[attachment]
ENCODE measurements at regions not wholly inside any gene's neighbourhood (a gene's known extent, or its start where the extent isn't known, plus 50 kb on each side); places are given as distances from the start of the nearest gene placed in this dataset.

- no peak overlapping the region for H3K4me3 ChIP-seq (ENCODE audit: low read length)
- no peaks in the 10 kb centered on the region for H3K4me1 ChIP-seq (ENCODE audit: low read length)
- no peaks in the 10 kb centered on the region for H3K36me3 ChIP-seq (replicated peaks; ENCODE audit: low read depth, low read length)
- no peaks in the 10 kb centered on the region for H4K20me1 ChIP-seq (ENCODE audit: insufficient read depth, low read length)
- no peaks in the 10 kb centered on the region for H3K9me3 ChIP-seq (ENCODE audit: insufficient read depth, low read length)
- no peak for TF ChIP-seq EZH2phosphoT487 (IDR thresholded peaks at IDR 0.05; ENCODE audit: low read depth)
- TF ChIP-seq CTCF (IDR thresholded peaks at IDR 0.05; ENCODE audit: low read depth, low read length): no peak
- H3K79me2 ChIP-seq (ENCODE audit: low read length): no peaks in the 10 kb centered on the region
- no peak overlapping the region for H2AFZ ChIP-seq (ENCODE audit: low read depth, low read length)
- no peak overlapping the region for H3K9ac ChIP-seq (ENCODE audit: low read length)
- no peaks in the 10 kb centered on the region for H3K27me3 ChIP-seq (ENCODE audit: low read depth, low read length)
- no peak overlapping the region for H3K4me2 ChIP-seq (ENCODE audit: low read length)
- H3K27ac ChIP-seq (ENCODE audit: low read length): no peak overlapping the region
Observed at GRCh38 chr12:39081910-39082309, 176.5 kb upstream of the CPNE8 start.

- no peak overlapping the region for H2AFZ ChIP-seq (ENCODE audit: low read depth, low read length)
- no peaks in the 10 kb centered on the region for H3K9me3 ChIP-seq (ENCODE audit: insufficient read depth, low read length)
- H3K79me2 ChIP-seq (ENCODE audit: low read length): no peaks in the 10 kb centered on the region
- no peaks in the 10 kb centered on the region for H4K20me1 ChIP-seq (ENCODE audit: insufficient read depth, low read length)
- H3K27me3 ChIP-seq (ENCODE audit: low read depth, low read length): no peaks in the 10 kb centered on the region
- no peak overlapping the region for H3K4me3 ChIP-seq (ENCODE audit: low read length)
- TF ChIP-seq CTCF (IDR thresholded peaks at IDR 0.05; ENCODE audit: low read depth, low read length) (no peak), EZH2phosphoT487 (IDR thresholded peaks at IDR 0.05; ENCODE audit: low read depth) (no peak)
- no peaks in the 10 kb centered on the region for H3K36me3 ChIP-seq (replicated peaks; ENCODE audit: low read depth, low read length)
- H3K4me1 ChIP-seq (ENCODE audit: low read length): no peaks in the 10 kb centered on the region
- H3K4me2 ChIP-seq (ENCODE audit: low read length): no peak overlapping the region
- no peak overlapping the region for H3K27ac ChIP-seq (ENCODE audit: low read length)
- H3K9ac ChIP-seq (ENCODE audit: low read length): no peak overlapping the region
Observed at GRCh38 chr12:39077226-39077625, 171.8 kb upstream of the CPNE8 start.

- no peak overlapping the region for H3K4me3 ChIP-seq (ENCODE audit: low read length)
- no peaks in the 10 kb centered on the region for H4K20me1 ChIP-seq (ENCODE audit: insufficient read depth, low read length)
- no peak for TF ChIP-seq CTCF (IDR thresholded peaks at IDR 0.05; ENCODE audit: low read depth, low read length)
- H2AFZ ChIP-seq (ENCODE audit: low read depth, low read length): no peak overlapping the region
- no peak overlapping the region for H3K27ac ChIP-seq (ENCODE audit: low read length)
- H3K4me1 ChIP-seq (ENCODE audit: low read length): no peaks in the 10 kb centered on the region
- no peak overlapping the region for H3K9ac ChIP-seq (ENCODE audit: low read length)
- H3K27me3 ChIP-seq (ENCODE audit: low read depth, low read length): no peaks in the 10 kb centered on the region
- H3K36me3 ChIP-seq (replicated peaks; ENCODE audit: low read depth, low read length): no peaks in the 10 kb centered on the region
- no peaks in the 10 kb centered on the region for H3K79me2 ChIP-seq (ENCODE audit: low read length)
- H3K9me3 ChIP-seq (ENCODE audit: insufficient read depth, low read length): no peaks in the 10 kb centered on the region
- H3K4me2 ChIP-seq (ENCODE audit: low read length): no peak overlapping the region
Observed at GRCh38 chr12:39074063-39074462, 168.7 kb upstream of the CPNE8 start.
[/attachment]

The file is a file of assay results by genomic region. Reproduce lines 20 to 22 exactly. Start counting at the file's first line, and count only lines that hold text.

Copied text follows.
- H3K27me3 ChIP-seq (ENCODE audit: low read depth, low read length): no peaks in the 10 kb centered on the region
- no peak overlapping the region for H3K4me3 ChIP-seq (ENCODE audit: low read length)
- TF ChIP-seq CTCF (IDR thresholded peaks at IDR 0.05; ENCODE audit: low read depth, low read length) (no peak), EZH2phosphoT487 (IDR thresholded peaks at IDR 0.05; ENCODE audit: low read depth) (no peak)